Her Ladyship

Notes from the gutter.

Thursday, May 26, 2005

Am I going crazy?

Don't be so quick to answer that. Last night, I had a lengthy phone convo that kept me up past 1AM. Then, mind still a-buzzing, I read the paper for a few minutes while I waited for my mental synapses to slow down a bit. I started dropping off after about half an hour or so and was just about to sink all the way into sleep when the bed started rocking. Not the fun kind, either.

It took a few seconds for my half-conscious mind to make the connection, but then my southern California conditioning kicked in. Yup, that was an earthquake all right. It was a longish one, too, with a gentle rolling motion. I checked the clock and it was 1:42 AM. My cat startled up, looked at me with wide blackened eyes, and hid under the bed. So I know it wasn't just me.

I lay there in bed, waiting for it to stop. Growing up, we'd always been taught to get in a doorway during an earthquake under the theory that it had been strengthened and thus was the safest place in the house. Then, a few years ago, that school of thought shifted as practioners realized that doorways very often have doors attached - doors which can swing back and forth and smash you in the face. So now, I think the advice is just to get away from glass and anything that could fall over on you. My bedroom is pretty good, as far as earthquake safety is concerned, since I don't have anything heavier than styrofoam-mounted posters above my bed (no true Angelino ever puts anything weighty over their bed, no matter where they live).

It felt like a fairly long earthquake - under a minute - but it wasn't that big, I'd say somewhere in the mid-4 range of the Richter scale. When it finally stopped, it took a few minutes for my heartbeat to slow down so I could go to sleep. We'd been raised under the mantra that California was due for "The Big One" and so every time an earthquake hit - roughly once a year or so - always on the edge of your mind was the question of whether that might finally be The Big One. Old habits die hard and I found myself wondering if Big Ones could hit east of the Mississippi.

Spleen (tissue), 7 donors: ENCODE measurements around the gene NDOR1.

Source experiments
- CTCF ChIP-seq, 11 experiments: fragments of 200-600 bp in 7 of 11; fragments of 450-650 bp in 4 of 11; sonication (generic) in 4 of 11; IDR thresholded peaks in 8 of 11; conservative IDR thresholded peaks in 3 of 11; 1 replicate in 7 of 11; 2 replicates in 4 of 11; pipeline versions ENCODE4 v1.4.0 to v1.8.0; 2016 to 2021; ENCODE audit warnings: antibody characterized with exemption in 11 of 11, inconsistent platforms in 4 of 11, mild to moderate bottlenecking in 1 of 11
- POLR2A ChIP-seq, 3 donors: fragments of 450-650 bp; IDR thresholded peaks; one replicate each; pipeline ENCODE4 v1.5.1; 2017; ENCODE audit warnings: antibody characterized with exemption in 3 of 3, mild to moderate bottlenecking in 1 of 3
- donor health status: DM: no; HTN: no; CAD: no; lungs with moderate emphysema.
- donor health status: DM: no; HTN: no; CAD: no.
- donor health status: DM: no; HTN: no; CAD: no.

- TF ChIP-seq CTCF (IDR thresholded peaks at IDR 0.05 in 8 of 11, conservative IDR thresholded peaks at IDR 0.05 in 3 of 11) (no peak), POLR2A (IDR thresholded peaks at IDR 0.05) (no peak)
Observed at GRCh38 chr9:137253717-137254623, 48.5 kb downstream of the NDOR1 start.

Part of the whole earthquake experience in southern California is immediately turning on the TV news to find out what happened. The poor news anchors would be stuck there for the first hour or so, fielding phone calls and basically buying time until the scientists at Cal Tech could venture as guess as to the size and epicenter of the quake. One guy is still known as Kent "Aftershock"-nik, since he had the misfortune of actually being on air when the earth started rumbling. He understandably dove under the anchor desk - can't say as I blame him when you consider all the lights and cameras that are in the vicinity when you're being filmed - but it still made for an amusing reel clip afterwards.

I didn't get up last night to check out what was known about the earthquake, but I figured the WashPost's online edition would have something on their homepage today. No dice - nothing. I've asked around and no one else seems to have felt it either. The hell? If it were just me, I'd think I'd experienced a brain fart, but my cat definitely felt it too. DC residents, if you could just weigh in on this, my sanity would greatly appreciate it. Thanks.


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